Canada wants to put warning labels on the cover of foot items to warn public of high content of unhealthy ingredients. If the move is implemented, Canada would be the second country to do so but only after Chile.
One of the most health specific obesity policy experiments are said to be happening in Chile, where officials concerned with health are revolutionizing nutrition labeling to inform the consumers of high sugar and fat products. The Chilean government has adopted a symbol-based warning labeling method that is usually placed on the front of the cover.
Canada which has generalized obesity of around 26 percent, has now taken. In he meantime, Mexico is also considering the move, as it also has a large number of overweight, obesity, and diabetic population.
According to a leaked document published by Vox, US trade representatives were found to trying to override national food labeling policies in Mexico, Canada through NAFTA renegotiation.
The US has been specifically proposing a provision about packaged food and non-alcoholic beverages that suggests that countries involved in the trade deal should not adopt front-of-package symbol.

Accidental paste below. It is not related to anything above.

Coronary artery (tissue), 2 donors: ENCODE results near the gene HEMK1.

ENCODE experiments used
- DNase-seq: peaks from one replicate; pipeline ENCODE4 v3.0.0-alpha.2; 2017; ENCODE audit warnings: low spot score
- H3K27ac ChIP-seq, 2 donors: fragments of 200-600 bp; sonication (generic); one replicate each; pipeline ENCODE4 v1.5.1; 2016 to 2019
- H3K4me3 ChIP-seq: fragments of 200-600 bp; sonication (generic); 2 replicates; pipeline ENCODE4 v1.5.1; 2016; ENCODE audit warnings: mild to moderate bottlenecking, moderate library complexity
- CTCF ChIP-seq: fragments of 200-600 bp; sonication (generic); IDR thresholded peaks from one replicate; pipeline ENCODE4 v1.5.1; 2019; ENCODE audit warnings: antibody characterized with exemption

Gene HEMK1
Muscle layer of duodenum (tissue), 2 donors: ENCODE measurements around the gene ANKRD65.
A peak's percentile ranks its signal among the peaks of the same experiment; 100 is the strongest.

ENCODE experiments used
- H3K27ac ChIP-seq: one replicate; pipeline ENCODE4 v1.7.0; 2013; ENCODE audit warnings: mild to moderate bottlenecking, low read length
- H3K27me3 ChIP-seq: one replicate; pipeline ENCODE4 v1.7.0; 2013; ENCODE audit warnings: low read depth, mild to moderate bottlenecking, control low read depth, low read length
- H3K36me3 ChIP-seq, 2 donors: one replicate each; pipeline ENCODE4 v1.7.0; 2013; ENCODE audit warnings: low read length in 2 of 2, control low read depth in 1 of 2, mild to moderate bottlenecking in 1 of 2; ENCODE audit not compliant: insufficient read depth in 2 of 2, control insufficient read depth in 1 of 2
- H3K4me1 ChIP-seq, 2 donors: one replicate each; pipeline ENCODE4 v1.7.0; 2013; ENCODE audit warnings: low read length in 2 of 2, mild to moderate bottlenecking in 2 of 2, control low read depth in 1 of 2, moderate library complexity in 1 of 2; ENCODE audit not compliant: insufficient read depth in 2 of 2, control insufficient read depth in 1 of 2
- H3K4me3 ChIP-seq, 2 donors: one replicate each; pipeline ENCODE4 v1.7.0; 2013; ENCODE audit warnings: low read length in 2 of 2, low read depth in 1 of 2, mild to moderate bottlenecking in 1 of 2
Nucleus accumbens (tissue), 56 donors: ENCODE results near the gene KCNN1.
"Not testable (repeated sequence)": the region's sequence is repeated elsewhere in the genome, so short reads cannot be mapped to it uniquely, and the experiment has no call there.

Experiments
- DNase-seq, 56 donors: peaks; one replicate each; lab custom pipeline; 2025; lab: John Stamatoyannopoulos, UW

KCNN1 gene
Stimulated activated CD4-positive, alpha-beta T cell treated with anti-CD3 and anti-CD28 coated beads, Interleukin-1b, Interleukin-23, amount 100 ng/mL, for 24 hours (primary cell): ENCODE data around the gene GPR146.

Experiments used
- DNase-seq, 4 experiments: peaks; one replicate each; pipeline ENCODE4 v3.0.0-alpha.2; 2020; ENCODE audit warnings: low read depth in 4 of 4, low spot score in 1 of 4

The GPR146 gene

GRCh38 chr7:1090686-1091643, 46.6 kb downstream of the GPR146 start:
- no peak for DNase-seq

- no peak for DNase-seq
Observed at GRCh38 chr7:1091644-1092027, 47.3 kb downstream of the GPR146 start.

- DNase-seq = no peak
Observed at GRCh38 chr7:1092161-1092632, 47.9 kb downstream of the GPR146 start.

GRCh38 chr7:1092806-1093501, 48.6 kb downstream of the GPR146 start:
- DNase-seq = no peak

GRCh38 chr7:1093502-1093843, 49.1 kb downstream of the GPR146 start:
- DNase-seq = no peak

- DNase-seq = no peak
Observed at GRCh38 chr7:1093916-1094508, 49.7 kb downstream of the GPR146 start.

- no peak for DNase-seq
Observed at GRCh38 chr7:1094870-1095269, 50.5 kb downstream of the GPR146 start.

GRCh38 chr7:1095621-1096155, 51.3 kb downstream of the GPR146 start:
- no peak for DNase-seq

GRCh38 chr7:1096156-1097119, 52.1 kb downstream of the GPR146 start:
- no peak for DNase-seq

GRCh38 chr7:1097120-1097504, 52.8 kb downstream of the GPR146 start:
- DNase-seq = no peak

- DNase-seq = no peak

American diet which is marketed and exported all around the world relies heavily on processed foods.
Almost 60 percent of the calories consumed in America between 2007 and 2012 came from ultra-processed foods, finds a recent study, published in the BMJ.
World Health Organization and Institute of Medicine have also suggested informing the consumers better with symbol-based nutrition labels.
In the year 2016, Chile introduced it's new food labeling system in response to the country's urgent Obesity crisis, nearly 25% of adults there were obese. They have already adopted the method with all high sugar, saturated fat having a stop-sign warning with the words "Alto en" or "high in."
A researcher at the University of California, Shu Wen Ng who has been evaluating the effectiveness of anti-obesity policies around the world said that "A lot of research across the globe has looked at [these labels] and consumers don't understand them. There's too much information to digest across nutrients. It's more confusing."